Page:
There’s been some noise about how many times Kim Davis has been married and what her personal life is like. I find that to be pointless muck-raking. If Davis were a paragon of virtue, would that make a difference? Then what’s the point in wallowing in her personal life? She would be wrong if she were Mother Theresa. Her job to is to issue marriage licenses compliant with the law. She’s not doing her job. She’s disobeying a court order. Either force to resign or arrest her for Contempt.

The McConnell Taper Confesses

Is your jaw sitting a bit too high on your face? Or have you had trouble getting it open wide enough to eat? Well, then. Feast your eyes on this piece from the guy who recorded Mitch McConnell … gasp! … talking strategy about a possible Senate opponent. We discussed this before and it wasn’t clear whether the eavesdropper committed a crime.

The answer now appears to be Holy Fucking Shit Yes:

The front door to the office building [of McConnell’s campaign HQ] was unlocked, and there was no one behind the reception desk. Walking down the hall of the second floor, I recognized McConnell’s voice. He was talking about Sen. Rand Paul’s strategic use of the Tea Party in procuring his 2010 election.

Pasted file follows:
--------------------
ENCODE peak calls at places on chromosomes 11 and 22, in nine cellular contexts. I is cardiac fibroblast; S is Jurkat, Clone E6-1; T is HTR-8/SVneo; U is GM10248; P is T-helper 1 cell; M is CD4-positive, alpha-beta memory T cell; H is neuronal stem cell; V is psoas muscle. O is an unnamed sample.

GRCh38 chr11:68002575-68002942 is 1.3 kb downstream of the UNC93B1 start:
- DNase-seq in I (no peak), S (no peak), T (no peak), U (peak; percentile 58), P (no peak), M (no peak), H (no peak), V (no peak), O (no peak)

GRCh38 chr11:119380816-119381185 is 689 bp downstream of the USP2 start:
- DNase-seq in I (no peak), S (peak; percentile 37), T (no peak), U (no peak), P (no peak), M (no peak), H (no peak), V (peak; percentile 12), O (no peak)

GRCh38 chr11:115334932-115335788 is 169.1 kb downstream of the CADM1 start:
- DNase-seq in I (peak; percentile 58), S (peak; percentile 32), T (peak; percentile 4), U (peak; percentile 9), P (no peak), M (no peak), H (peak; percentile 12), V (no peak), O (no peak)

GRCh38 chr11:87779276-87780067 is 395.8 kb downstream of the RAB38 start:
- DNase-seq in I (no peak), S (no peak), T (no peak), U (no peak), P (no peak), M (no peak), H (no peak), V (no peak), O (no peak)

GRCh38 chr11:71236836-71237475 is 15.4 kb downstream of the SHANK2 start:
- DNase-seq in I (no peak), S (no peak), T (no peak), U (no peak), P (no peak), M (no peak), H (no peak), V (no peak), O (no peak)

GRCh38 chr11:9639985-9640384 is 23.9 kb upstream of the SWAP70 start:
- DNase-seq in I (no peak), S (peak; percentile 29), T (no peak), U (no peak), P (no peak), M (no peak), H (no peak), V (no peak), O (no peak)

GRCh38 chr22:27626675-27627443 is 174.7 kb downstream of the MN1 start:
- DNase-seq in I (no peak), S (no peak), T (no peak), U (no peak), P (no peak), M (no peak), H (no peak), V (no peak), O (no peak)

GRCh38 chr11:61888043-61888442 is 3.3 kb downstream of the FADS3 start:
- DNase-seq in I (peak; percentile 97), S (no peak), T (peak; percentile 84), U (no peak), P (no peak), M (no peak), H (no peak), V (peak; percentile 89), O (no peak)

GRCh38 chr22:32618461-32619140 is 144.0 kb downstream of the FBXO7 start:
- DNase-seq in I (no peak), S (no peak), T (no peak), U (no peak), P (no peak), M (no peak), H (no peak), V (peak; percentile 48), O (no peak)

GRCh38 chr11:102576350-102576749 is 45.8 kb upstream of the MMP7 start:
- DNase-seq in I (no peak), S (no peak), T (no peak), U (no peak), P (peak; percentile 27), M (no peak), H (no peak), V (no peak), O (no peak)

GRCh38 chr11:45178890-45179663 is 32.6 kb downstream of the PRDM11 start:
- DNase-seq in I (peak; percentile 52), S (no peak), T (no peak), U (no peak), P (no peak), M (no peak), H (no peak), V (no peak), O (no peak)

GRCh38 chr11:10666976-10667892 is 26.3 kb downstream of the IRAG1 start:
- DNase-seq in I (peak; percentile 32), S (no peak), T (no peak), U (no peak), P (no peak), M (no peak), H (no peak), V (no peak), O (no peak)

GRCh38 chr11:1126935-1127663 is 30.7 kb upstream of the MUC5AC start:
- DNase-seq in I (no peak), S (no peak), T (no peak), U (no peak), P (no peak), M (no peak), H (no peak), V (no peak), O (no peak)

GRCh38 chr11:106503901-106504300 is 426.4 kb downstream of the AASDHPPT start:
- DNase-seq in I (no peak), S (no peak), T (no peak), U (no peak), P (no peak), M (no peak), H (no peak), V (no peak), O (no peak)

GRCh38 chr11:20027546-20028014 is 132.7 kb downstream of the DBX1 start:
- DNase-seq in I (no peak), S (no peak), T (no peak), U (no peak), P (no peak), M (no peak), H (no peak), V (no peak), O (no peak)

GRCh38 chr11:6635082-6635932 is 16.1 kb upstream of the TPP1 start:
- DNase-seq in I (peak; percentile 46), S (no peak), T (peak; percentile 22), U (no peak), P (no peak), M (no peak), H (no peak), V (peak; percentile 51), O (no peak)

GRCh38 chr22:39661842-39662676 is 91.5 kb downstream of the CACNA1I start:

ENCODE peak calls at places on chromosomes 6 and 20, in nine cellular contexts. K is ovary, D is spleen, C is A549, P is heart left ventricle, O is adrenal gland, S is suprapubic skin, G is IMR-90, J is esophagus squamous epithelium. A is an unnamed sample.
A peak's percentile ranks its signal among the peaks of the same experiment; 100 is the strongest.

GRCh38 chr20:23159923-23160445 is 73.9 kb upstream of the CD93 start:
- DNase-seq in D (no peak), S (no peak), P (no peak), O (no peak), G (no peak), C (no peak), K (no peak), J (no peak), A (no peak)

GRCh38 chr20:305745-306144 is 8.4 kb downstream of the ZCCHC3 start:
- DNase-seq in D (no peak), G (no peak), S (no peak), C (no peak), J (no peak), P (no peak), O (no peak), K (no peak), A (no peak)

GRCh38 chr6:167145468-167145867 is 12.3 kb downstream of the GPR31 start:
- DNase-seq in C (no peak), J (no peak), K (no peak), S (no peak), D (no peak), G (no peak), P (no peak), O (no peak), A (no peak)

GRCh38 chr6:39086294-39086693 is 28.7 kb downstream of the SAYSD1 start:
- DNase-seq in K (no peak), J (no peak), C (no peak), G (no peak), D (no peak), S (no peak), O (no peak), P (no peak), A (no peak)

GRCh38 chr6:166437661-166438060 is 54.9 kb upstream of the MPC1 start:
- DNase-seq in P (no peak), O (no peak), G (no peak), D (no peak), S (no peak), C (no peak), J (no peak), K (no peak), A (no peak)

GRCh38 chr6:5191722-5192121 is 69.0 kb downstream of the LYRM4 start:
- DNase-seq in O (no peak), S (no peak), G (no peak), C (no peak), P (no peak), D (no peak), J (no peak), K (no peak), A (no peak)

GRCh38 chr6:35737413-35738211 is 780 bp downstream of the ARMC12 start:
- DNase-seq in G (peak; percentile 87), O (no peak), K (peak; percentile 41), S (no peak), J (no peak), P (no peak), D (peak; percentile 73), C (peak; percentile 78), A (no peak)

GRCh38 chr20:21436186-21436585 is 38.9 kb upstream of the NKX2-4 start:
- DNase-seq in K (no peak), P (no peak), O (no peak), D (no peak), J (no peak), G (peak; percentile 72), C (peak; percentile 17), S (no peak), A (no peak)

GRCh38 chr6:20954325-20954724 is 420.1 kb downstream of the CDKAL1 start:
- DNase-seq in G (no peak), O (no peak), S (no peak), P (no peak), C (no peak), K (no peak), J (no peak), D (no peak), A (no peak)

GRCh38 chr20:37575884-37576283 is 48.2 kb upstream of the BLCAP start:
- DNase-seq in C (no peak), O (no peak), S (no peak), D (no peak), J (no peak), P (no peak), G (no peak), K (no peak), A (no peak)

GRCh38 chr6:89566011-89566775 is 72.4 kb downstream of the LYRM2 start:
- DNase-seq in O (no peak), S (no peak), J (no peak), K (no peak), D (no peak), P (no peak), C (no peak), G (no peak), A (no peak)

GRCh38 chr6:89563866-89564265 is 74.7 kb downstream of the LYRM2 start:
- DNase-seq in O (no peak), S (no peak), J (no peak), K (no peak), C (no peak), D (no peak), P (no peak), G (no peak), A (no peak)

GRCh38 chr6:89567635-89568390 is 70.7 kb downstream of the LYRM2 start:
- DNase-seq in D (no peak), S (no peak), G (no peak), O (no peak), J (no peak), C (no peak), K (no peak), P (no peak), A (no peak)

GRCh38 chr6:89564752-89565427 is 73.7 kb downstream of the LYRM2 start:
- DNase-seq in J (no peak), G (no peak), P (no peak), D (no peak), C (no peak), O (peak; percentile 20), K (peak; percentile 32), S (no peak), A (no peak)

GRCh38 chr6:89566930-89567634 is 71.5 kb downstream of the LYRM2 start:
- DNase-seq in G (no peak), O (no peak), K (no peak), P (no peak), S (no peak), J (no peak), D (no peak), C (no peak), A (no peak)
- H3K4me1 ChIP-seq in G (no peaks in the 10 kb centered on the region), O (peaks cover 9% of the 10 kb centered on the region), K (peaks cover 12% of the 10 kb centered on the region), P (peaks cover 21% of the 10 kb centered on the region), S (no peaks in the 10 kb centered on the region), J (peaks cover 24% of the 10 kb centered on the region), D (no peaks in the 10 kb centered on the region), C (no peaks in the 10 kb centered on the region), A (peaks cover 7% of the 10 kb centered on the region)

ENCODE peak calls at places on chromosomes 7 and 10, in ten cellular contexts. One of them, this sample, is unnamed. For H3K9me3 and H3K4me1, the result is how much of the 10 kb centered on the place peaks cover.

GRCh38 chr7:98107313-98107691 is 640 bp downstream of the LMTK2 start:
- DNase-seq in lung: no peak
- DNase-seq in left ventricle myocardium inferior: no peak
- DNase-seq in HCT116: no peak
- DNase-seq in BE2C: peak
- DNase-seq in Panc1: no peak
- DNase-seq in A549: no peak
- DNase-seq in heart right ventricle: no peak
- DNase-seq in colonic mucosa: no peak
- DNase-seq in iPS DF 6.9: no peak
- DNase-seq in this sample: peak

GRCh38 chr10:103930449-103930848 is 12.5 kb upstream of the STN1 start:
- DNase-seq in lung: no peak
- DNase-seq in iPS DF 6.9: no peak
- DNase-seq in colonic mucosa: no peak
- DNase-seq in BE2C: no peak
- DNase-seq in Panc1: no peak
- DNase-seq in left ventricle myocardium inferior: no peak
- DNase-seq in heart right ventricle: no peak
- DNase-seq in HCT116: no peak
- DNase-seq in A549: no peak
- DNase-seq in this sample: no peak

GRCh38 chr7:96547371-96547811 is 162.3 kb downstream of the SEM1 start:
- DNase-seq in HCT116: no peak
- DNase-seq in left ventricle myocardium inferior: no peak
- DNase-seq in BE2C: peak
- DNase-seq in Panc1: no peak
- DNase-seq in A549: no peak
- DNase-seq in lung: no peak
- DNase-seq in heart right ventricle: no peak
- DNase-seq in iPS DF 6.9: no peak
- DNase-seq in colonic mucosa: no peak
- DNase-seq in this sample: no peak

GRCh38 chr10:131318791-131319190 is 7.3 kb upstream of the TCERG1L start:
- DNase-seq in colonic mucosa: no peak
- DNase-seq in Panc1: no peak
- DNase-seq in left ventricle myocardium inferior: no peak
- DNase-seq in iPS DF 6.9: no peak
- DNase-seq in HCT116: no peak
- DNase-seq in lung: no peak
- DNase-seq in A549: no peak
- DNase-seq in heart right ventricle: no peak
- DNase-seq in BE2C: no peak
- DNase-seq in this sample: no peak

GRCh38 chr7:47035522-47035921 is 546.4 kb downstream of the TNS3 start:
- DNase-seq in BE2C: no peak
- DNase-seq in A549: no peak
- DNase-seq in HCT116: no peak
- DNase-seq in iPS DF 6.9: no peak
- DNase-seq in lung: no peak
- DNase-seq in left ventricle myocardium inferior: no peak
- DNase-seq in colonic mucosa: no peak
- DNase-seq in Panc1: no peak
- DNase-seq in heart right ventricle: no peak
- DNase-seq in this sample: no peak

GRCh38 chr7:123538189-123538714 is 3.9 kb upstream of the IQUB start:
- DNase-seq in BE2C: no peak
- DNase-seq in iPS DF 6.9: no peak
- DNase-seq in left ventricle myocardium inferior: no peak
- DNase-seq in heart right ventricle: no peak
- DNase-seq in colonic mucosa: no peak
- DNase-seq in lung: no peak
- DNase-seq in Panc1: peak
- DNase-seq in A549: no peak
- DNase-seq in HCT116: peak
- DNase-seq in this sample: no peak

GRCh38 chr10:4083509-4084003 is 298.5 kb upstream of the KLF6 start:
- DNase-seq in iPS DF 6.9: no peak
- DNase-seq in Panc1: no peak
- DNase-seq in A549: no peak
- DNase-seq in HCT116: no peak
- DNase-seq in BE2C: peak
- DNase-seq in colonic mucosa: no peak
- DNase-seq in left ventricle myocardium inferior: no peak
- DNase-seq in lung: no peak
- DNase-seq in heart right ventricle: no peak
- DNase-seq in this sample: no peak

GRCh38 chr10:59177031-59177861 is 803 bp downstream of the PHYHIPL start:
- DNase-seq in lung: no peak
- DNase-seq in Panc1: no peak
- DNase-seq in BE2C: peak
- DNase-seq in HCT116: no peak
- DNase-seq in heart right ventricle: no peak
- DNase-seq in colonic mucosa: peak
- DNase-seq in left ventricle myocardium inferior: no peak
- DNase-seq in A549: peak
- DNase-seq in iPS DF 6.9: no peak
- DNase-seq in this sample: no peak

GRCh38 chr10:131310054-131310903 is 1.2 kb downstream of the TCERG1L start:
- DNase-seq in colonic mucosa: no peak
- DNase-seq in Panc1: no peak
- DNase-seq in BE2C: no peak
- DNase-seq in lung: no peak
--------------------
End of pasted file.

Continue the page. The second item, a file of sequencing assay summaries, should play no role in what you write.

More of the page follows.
The voices were coming from the other side of a nearby door, which had a window. I pulled out my Flip camera and started to record.

I don’t need to tell you what a weapon the pocket video camera has become. Bartender Scott Prouty changed the trajectory of the entire 2012 election when he captured Mitt Romney in his now classic “47 percent” speech. You just never knew when a politician was going to open his mouth and accidentally reveal his true agenda. And as I held my Flip up to the window, that’s what I was hoping for, but I soon realized that the video I was capturing was the back of a projection screen, and only the audio was of value. So I held the Flip closer to the door vent instead of the window, and began recording the 11:45 minutes of footage later released by Mother Jones.

I was sweating. My heart was racing. I tried to record backup audio on my phone, but my cheap replacement phone would only let me record voice memos of one minute in length. Every time the minute was up, the phone would beep, which was excruciating for the person crouching by a door vent. When a gentleman walked out of the campaign headquarters and into the hall, I put my Flip and phone back in my pocket, and headed to the elevator.

Shawn was already there. We made our escape.